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The self-esteem exodus

Published: Monday, November 5, 2012

Updated: Wednesday, January 9, 2013 19:01


Danielle graduated from high school at the top of her class: she was the valedictorian, a varsity captain, school president, and heavily involved in more clubs than you can count on your fingers. Although she had been voted “most likely to become president” in her senior superlatives, she was also voted “biggest ego.” Indeed, it was no secret that Danielle was proud of her achievements, if not arrogant. She was sure she would continue to stand out as she did in high school in her next four years at Boston College. Danielle graduated from BC with decent grades, although not as good as she would have hoped and a much lower self-esteem. If her high school friends could see her now, they would revoke Danielle’s “biggest ego” title. In fact, they might now vote her “most insecure” if that were a category.
Danielle’s story is not unique. According to a recent survey done by BC faculty, women come into BC with more confidence than they have when they leave. Men, my English professor told me, had opposite results. “I’m wondering,” she asked our Studies in Poetry class, “how much of it is cultural, how much of it is BC, and how much of it is inevitable?”
Her question left the class in silence as we pondered a problem much of us did not realize existed. The topic came with the implicit question as to whether BC men were deflating women’s self-esteem, but you could hardly attribute such statistics solely to the likes of Steve the Womanizer.
The reasons behind the digits got me interested. If men aren’t the problem (as they are not), then what is? What needs to change in order for these statistics to change? And why is it that men come out of college more confident than when they entered?
There are several possibilities to this quandary. Option one, as suggested by a classmate, was that women who have gone through four years of college are more realistic about their goals than when they were a fresh-faced high school graduate. This suggestion makes sense: Danielle, for example, probably thought that she had a world of possibilities before her right after her high school graduation. She may have known what she wanted to study, but there were still many paths to be chosen from, and she could change her mind at any point of time in the next few years. She also probably had a false perception of how easy academics were based on the courses she took in high school. Four years later, however, Danielle has graduated from college with a set career path in front of her. Her imagination is limited because the many paths to life she once dreamed of have evaporated.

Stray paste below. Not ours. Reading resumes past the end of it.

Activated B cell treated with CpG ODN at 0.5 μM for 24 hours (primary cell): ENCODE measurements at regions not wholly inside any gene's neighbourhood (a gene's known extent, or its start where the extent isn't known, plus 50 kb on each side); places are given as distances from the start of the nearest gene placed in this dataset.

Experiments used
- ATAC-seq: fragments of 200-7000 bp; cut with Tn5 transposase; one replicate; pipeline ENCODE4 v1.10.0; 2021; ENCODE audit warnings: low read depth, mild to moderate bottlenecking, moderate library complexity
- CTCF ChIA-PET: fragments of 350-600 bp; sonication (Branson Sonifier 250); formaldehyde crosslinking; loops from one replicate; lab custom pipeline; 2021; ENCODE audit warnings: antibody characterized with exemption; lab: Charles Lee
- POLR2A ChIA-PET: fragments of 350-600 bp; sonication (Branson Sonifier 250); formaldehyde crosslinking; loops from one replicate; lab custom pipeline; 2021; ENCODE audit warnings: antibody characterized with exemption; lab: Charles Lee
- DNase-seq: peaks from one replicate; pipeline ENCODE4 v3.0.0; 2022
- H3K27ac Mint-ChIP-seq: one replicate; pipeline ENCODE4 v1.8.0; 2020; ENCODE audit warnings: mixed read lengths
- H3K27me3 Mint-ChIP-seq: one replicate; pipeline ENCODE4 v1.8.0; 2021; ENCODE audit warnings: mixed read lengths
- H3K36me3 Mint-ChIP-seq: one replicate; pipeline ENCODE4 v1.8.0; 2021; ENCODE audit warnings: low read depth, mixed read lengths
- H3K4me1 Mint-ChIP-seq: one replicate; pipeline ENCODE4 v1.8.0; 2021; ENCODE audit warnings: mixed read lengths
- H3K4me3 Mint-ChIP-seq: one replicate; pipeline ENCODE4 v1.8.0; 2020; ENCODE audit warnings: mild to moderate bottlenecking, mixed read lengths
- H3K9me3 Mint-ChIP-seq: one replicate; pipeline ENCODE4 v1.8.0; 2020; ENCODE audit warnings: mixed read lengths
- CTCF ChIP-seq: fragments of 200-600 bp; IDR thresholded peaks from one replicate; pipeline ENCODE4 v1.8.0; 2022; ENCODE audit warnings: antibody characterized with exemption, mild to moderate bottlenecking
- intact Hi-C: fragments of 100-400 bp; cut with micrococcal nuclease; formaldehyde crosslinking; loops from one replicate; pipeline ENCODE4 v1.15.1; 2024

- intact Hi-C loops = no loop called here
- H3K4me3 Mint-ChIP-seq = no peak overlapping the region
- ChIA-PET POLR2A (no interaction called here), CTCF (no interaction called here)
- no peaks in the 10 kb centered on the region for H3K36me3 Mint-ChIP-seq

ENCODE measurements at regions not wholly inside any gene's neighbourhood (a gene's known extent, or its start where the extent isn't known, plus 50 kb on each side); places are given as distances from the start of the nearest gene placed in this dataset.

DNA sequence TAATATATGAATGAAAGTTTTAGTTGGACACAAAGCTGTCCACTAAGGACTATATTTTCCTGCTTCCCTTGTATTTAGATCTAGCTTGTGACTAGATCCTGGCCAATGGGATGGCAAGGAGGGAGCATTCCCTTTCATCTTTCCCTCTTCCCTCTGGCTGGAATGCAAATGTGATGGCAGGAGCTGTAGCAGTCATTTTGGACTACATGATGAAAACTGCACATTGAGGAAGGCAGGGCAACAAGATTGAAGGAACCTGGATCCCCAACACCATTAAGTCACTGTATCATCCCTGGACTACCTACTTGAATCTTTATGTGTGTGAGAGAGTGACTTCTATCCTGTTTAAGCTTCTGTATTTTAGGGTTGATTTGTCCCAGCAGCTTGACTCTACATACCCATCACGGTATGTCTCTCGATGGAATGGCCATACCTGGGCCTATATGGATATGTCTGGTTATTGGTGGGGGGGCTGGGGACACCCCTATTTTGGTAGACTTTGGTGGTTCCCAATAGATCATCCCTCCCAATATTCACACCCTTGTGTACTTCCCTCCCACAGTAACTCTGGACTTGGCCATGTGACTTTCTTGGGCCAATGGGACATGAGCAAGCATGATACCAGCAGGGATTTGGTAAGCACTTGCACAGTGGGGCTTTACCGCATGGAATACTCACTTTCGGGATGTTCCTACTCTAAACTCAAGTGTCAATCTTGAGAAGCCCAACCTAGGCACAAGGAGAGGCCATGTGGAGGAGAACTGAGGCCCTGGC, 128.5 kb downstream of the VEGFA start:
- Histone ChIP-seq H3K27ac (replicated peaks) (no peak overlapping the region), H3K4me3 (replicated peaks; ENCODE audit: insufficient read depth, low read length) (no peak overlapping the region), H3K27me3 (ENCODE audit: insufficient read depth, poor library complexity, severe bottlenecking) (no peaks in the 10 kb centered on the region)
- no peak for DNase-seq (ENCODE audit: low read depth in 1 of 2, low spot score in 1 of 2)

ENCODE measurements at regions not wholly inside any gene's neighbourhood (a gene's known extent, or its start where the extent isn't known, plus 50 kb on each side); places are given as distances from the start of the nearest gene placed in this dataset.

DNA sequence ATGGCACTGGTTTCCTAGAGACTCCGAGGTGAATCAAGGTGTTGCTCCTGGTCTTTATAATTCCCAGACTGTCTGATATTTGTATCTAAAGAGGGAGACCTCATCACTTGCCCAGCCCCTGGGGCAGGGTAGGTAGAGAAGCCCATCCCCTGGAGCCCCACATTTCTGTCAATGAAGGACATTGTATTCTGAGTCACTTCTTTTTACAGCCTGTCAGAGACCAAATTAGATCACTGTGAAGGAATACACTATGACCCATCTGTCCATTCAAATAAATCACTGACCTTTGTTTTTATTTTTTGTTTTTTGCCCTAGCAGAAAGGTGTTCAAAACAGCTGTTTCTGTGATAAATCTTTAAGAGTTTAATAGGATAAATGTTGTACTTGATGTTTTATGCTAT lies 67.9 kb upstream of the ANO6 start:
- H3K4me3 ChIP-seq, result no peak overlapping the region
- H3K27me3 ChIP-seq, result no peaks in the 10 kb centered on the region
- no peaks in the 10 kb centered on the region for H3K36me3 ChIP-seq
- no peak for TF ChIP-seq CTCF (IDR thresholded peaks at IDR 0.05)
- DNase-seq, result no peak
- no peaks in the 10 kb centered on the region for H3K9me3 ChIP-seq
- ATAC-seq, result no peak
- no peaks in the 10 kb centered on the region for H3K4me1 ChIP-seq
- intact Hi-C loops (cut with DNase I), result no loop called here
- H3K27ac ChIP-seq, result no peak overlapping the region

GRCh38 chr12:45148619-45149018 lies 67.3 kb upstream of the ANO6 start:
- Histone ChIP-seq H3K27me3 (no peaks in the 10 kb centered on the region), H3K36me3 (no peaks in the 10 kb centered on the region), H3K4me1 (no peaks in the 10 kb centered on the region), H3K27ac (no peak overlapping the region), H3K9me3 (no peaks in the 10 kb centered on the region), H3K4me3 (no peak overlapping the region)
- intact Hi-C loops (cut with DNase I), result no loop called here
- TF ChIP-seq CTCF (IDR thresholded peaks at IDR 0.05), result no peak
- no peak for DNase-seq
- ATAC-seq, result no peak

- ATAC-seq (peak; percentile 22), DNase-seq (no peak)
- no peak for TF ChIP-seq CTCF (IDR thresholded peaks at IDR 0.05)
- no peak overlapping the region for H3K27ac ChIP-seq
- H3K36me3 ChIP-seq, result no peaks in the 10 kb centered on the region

Option two: “Women at BC have a huge pressure to look a certain way,” another classmate of mine suggested. This suggestion is a little bit more controversial. Her statement made me wonder—is it men that put this pressure on women, or do women place it on themselves?
“I would describe the typical BC girl as very fit—they all wear Lululemon yogapants, come on—and pretty skinny,” a friend of mine told me. If the general female population is “skinny,” then doesn’t that put pressure on the typical incoming freshmen to fit into that stereotype? Even though men are a source of some of this pressure, it’s also true that women are their own targets. The most shocking consequence of these pressures? According to another BC survey, women are more likely to graduate with an eating disorder than enter with one … but that’s a whole topic of its own for another column.
Option three: “It’s just a college thing,” suggested a sophomore girl. “I think it’s also an age thing to have these sort of pressures.” She noted that “while you’re at college, you’re getting your own education, but also figuring out who you are.”
Now that we’ve established ourselves as credible psychoanalysts of Danielle’s case study, we can come up with a conclusion: the explanation is not limited to one of the three suggestions, but a mixture of the three. It’d be extremely unfair to blame men for the decrease in a BC woman’s confidence over her four years here. I still can’t explain, however, why the survey suggests that men’s confidence actually increases by the time they graduate— that’s a psychological conundrum if there ever was one, but one that you can have fun brainstorming on your own. The last suggestion, however, dominates the other ones: We are simply at that point in our lives where reality sinks in and large life decisions are made, in terms of both physical appearance and emotional stability.

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